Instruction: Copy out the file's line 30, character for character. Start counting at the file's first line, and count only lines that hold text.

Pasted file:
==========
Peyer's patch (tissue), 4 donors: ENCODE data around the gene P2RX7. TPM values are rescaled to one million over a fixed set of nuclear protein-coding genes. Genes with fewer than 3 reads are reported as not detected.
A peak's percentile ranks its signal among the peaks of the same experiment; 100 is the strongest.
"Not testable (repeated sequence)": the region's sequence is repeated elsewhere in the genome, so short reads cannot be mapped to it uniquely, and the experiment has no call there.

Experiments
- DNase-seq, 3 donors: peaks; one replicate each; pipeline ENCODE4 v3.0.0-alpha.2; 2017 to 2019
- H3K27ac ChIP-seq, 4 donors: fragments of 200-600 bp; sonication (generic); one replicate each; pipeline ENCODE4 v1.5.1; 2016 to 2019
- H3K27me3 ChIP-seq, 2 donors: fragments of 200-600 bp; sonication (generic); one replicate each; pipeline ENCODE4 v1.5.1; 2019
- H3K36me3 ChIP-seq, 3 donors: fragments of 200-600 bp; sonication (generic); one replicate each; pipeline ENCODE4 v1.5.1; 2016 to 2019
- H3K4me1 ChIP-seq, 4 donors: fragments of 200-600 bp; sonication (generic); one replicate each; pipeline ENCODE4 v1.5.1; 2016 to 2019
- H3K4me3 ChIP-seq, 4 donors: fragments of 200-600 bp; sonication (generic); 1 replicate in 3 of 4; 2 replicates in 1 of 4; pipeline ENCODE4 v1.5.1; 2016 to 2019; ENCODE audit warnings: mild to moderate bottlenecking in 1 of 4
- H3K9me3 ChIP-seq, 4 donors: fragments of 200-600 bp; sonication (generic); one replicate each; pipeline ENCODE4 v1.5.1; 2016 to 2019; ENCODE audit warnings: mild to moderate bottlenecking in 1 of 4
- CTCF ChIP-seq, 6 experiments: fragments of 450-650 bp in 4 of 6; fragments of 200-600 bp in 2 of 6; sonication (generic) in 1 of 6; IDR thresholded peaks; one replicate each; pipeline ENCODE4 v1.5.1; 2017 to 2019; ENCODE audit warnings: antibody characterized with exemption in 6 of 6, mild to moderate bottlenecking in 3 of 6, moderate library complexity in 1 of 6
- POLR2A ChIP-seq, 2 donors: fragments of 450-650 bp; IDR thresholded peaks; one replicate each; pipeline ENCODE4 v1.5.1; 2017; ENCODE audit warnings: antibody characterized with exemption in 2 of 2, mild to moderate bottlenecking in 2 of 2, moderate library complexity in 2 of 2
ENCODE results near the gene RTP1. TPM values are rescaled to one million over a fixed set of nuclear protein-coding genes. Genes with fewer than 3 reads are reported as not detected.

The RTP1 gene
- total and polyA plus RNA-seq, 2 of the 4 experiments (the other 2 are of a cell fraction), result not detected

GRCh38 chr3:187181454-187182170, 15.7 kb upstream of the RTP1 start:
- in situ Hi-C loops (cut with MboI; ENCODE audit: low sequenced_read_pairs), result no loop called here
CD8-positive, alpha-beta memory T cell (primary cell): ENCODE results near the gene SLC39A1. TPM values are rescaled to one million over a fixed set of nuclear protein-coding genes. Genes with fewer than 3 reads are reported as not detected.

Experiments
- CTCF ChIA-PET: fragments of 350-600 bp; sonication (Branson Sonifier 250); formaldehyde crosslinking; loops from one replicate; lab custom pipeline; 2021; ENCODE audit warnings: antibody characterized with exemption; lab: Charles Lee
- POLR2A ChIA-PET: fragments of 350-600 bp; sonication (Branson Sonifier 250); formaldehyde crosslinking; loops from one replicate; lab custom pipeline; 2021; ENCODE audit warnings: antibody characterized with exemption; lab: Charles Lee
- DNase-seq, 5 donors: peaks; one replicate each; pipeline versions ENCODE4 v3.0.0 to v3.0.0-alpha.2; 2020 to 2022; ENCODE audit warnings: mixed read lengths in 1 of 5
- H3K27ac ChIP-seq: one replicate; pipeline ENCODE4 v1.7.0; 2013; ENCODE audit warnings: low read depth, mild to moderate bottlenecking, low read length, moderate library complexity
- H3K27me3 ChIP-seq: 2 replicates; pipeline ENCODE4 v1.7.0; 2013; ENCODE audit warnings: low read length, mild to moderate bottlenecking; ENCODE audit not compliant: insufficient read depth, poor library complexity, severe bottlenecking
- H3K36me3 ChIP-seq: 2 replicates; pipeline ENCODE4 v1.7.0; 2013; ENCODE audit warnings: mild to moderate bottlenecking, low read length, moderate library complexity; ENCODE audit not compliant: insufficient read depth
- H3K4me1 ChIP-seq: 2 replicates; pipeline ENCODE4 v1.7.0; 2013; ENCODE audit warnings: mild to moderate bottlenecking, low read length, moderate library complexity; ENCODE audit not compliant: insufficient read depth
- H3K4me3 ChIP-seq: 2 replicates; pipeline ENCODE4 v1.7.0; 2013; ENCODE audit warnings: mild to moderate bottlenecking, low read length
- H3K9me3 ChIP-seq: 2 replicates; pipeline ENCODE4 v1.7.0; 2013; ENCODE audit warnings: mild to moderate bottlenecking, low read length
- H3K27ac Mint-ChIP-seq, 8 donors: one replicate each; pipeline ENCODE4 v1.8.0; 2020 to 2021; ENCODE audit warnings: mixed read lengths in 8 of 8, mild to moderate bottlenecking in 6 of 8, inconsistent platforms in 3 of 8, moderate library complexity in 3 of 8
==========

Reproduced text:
- H3K27ac Mint-ChIP-seq, 8 donors: one replicate each; pipeline ENCODE4 v1.8.0; 2020 to 2021; ENCODE audit warnings: mixed read lengths in 8 of 8, mild to moderate bottlenecking in 6 of 8, inconsistent platforms in 3 of 8, moderate library complexity in 3 of 8